Leos Carax’s interview with Jean-Michel Frodon serves as a glimpse into the brilliant mind that made the perplexing movie, Holy Motors. This interview reveals the inspiration behind techniques used in the movie and themes presented in the film. A central theme, addressed through Carax’s unique conceptual lens, revolves around the demise of the film industry and society as a whole.
The film starts off eerily, with the opening scene depicting an audience in a dark movie theater with their eyes closed. When initially watching the movie, it left me in a very confused state. There was no movement. Was the audience dead? Asleep? How did that man end up in the theater of dead people? This metaphor signifies Carax watching the audience’s interest in cinema dwindle away and die. Carax strongly expresses an appreciation for traditional filmmaking techniques while dismissing digital photography. This is clear as he stated, “All of it made possible by digital cameras, which I despise (they are imposing themselves or being imposed on us), but which seem to reassure everyone.”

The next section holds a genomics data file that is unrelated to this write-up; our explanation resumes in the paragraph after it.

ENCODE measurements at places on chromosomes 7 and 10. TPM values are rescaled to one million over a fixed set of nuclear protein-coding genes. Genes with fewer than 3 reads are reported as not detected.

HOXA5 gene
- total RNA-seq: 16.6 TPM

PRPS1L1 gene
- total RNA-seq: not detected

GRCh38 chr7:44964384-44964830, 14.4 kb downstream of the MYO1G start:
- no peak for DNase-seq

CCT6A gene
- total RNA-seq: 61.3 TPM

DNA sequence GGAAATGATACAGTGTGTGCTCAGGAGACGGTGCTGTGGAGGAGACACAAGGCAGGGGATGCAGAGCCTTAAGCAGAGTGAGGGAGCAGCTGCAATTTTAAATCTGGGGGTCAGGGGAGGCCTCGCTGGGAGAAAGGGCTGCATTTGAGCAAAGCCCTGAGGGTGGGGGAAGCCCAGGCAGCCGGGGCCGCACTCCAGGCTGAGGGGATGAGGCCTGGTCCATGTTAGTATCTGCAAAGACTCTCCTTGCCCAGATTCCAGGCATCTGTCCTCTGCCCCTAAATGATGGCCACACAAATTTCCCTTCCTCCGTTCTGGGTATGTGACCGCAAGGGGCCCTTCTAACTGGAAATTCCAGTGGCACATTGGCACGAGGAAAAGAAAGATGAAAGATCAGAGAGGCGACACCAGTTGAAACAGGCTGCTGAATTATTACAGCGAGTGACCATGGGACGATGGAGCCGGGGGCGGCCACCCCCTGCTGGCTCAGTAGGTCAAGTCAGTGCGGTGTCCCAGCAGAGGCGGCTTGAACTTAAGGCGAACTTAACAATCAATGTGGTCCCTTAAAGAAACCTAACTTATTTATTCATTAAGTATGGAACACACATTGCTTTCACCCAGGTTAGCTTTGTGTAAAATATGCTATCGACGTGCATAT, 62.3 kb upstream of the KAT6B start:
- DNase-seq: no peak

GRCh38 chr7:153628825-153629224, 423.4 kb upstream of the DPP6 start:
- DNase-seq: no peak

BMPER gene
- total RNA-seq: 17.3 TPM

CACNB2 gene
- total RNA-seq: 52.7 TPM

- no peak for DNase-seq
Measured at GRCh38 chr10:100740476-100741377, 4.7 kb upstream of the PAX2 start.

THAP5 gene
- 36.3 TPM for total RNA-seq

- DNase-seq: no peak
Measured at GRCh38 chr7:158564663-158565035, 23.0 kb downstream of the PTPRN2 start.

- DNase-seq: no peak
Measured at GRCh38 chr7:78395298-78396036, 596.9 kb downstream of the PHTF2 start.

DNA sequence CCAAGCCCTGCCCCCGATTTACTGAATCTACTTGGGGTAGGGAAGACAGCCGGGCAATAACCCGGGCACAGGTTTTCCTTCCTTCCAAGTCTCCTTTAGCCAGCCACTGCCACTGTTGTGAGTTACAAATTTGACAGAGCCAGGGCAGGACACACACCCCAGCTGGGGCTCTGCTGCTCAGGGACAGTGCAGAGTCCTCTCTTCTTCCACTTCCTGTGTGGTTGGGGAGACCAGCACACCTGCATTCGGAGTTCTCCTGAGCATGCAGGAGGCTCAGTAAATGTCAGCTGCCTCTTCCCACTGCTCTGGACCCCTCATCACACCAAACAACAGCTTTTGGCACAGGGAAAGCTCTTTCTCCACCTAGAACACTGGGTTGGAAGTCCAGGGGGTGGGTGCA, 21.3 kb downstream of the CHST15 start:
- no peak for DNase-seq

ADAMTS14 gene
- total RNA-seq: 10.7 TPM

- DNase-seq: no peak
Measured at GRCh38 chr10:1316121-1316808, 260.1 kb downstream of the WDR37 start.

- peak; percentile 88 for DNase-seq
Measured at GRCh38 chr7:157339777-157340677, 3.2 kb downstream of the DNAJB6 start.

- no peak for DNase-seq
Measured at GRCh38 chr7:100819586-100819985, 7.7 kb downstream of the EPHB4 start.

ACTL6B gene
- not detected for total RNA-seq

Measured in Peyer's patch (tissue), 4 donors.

Carax’s disdain toward modern technology and his belief in its negative impact on humanity recur throughout Holy Motors, with the symbolic use of the limousine. For Carax, these vehicles signify more than mere transportation— “they mark the end of an era, the era of large, visible machines”. To push this narrative further, Carax alludes to the idea that humans are becoming “slaves to an increasingly virtual world. A world from which visible machines, real experiences and actions are gradually disappearing.” This perspective encapsulates Carax’s broader sentiment that the evolution of modern technology represents a fundamental shift that has detrimental consequences for both the film industry and society at large.